Enterprise Software

Nasty IFRAME flaw in Internet Explorer rated "extremely critical"

This edition of The Locksmith breaks down the details on a critical new Internet Explorer IFRAME flaw.

A new critical vulnerability in Internet Explorer 6.0 has been exposed. Exploits for the flaw have already published. However, while it's possible to mitigate damage from this flaw, no complete method of protection is currently available.

Details

US-CERT has released a vulnerability report, VU#842160, concerning the newly disclosed exploit in Internet Explorer 6.0. The problem is tied to a buffer overflow caused by poor boundary error handing in <FRAME> and/or <IFRAME> HTML tags and is very serious, both because it can allow a remote attacker to run arbitrary code on the compromised system and also because the exploit was published in some hacker chats before being reported by security firms.

US-CERT describes the problem as follows: "A heap buffer overflow vulnerability exists in the way IE handles the SRC and NAME attributes of FRAME and IFRAME elements. Publicly available exploit code uses JavaScript to prepare heap memory with blocks that consist of NOP slides and shell code. After mishandling overly long SRC and NAME attributes, IE de-references a memory address that may fall within one of the prepared heap blocks, running through the NOP slide and executing the attacker's shell code. Without the ability to prepare the heap blocks, attacks become significantly more difficult."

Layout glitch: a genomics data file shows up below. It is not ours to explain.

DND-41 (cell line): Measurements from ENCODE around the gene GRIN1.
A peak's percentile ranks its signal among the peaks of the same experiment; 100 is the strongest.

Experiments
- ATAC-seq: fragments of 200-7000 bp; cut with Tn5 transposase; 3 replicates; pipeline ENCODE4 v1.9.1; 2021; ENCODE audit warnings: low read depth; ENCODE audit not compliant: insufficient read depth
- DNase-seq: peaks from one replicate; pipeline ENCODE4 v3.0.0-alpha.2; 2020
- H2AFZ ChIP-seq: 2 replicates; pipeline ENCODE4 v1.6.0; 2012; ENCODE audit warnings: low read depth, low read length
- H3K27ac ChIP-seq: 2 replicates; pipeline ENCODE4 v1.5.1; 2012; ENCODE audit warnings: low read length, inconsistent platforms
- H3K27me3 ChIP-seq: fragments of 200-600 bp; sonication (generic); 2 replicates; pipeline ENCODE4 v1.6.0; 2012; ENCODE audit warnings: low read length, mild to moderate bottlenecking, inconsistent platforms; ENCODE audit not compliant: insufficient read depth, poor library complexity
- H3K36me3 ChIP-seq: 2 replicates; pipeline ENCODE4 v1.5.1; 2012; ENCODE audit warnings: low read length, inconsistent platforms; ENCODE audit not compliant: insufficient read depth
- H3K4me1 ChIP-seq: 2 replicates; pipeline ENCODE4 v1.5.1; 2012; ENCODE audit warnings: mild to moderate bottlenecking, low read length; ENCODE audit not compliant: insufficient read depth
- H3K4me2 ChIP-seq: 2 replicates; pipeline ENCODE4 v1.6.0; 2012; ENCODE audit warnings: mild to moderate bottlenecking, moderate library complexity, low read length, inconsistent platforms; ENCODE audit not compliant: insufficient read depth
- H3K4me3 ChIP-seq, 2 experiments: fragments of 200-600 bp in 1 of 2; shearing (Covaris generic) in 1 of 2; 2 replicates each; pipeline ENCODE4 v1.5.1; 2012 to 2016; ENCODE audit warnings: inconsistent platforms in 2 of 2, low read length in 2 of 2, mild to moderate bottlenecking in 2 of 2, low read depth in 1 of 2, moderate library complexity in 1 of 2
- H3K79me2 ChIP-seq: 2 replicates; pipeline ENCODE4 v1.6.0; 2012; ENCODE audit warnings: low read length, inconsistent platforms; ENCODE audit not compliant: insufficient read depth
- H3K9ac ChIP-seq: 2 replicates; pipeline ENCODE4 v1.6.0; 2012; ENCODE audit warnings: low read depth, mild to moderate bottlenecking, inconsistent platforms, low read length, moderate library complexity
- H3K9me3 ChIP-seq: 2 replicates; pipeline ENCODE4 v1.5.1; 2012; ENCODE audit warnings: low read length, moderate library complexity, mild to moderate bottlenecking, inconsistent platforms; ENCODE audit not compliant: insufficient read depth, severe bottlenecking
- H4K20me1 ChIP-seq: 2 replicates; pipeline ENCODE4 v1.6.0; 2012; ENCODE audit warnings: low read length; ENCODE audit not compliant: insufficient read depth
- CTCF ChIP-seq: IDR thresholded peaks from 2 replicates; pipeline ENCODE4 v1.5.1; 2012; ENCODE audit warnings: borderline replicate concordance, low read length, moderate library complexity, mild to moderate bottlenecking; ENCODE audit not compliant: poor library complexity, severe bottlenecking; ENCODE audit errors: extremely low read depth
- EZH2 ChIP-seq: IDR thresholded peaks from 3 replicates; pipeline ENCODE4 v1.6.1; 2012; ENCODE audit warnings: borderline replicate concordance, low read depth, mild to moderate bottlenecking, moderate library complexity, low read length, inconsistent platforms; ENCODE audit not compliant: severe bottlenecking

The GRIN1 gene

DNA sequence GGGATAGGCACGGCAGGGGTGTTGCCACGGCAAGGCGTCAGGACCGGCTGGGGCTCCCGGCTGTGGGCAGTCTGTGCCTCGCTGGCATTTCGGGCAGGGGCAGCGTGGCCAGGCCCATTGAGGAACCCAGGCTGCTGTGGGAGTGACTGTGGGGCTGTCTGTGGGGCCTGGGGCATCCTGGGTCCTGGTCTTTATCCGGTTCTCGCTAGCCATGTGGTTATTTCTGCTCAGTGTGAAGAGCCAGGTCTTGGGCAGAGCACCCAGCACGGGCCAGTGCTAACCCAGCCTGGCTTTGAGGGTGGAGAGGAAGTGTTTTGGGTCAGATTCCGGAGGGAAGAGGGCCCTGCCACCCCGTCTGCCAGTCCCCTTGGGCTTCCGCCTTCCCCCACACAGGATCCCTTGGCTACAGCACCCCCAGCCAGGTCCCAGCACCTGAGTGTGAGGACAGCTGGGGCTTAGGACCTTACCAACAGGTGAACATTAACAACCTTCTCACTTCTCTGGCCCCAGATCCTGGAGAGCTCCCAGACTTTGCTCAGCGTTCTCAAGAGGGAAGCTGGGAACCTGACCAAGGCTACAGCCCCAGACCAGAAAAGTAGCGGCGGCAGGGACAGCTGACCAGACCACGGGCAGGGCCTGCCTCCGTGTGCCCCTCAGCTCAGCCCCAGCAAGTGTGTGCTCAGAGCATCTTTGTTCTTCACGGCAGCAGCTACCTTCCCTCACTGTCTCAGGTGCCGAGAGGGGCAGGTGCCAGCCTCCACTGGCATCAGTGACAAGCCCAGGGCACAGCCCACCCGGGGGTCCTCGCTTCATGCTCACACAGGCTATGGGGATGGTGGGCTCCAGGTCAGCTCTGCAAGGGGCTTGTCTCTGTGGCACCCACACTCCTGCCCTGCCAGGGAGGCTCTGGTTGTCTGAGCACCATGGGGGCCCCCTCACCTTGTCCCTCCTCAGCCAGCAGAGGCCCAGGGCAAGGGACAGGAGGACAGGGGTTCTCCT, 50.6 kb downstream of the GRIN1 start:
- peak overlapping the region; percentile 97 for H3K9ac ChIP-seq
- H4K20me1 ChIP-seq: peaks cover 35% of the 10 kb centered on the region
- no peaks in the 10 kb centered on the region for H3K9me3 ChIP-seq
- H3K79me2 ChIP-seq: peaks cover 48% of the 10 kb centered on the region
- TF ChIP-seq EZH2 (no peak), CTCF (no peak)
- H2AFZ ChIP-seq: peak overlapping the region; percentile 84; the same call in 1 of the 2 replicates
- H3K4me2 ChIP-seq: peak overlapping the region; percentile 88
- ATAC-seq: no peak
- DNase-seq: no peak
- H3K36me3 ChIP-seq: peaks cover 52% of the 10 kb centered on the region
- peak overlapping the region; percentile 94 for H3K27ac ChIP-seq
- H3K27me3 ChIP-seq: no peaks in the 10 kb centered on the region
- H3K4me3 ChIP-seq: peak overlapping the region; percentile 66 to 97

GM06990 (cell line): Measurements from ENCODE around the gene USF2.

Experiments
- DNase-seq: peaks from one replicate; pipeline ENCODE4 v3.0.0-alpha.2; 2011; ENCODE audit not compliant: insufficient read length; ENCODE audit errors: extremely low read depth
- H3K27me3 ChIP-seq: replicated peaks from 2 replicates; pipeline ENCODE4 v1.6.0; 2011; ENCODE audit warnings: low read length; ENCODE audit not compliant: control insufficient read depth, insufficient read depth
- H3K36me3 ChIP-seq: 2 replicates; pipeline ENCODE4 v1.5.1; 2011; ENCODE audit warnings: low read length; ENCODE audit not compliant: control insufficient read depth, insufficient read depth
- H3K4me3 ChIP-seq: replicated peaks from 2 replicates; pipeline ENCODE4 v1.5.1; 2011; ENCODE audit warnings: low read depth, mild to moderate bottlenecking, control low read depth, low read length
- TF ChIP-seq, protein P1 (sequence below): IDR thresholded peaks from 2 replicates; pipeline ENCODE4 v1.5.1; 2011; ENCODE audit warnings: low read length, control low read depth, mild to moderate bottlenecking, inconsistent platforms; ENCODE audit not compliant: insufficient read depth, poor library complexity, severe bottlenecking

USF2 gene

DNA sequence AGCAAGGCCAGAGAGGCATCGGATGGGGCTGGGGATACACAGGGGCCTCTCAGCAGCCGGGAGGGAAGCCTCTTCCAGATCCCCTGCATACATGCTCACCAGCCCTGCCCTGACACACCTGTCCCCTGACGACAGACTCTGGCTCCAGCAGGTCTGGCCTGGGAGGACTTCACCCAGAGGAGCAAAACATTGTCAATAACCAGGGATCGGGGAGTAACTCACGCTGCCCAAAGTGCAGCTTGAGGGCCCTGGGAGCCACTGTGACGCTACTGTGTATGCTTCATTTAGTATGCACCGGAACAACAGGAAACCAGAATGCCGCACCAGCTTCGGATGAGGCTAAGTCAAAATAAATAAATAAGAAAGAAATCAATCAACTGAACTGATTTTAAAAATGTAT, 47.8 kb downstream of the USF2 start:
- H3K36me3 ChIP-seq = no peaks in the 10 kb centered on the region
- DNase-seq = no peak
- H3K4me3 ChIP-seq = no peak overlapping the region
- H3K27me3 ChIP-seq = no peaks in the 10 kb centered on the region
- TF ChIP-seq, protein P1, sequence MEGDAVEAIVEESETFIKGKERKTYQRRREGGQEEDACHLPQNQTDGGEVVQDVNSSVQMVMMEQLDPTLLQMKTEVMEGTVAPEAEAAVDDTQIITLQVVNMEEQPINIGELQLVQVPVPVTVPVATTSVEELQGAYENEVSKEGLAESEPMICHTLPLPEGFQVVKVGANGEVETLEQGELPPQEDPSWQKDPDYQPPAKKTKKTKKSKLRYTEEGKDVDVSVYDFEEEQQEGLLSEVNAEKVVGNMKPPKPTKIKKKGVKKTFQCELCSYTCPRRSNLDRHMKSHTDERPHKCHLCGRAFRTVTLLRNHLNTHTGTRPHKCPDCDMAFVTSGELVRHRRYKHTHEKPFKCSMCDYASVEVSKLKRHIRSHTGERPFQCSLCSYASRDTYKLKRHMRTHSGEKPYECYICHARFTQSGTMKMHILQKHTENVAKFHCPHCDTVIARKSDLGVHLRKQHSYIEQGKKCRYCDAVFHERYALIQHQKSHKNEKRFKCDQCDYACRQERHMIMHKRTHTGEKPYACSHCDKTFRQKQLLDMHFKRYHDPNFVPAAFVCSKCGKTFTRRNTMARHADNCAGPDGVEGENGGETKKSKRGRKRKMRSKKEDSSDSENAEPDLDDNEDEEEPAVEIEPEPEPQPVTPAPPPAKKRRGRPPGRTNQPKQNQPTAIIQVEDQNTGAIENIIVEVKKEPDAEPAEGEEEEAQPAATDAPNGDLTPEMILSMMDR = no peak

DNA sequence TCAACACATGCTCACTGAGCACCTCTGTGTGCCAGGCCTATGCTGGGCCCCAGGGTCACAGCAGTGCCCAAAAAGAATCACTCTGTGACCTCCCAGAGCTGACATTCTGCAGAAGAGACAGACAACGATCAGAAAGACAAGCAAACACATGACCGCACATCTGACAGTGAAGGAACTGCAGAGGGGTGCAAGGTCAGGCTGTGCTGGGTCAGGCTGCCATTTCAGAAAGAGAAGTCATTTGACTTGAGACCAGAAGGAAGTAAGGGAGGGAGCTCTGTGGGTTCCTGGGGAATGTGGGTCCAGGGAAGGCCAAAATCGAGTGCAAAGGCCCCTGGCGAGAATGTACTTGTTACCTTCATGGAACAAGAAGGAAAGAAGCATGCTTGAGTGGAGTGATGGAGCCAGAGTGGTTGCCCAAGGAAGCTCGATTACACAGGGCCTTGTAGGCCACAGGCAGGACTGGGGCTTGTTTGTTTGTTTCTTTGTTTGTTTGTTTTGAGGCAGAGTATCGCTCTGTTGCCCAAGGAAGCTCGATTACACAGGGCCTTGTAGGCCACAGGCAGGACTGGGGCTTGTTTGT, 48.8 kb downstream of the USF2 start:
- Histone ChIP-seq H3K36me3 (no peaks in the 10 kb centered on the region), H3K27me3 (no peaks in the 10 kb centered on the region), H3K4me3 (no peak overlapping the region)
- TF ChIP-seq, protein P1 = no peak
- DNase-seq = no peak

A Microsoft spokesperson responded by telling me that "Microsoft is investigating new public reports of a possible vulnerability in Internet Explorer. We have not been made aware of any active exploits of the reported vulnerabilities or customer impact at this time, but we are aggressively investigating the public reports."

Microsoft will take the appropriate action to protect our customers, which may include providing a fix through our monthly release process or an out-of-cycle security update, depending on customer needs."

The Redmond software giant also expressed concern that this was made public in an irresponsible way rather than notifying the vendor in private first, "potentially putting computer users at risk. We continue to encourage responsible disclosure of vulnerabilities. We believe the commonly accepted practice of reporting vulnerabilities directly to a vendor serves everyone's best interests, by helping to ensure that customers receive comprehensive, high-quality updates for security vulnerabilities with no exposure to malicious attackers while the patch is being developed."

AUS-CERT (Australia CERT), US-CERT, and Secunia all published this vulnerability, but not until after exploits had been circulating in the hacker community, so while it is desirable to notify vendors first, once the proof of concept has been published on the Net, many users feel it is vital that security sites get the news out as soon as possible so that IT professionals can take needed precautions.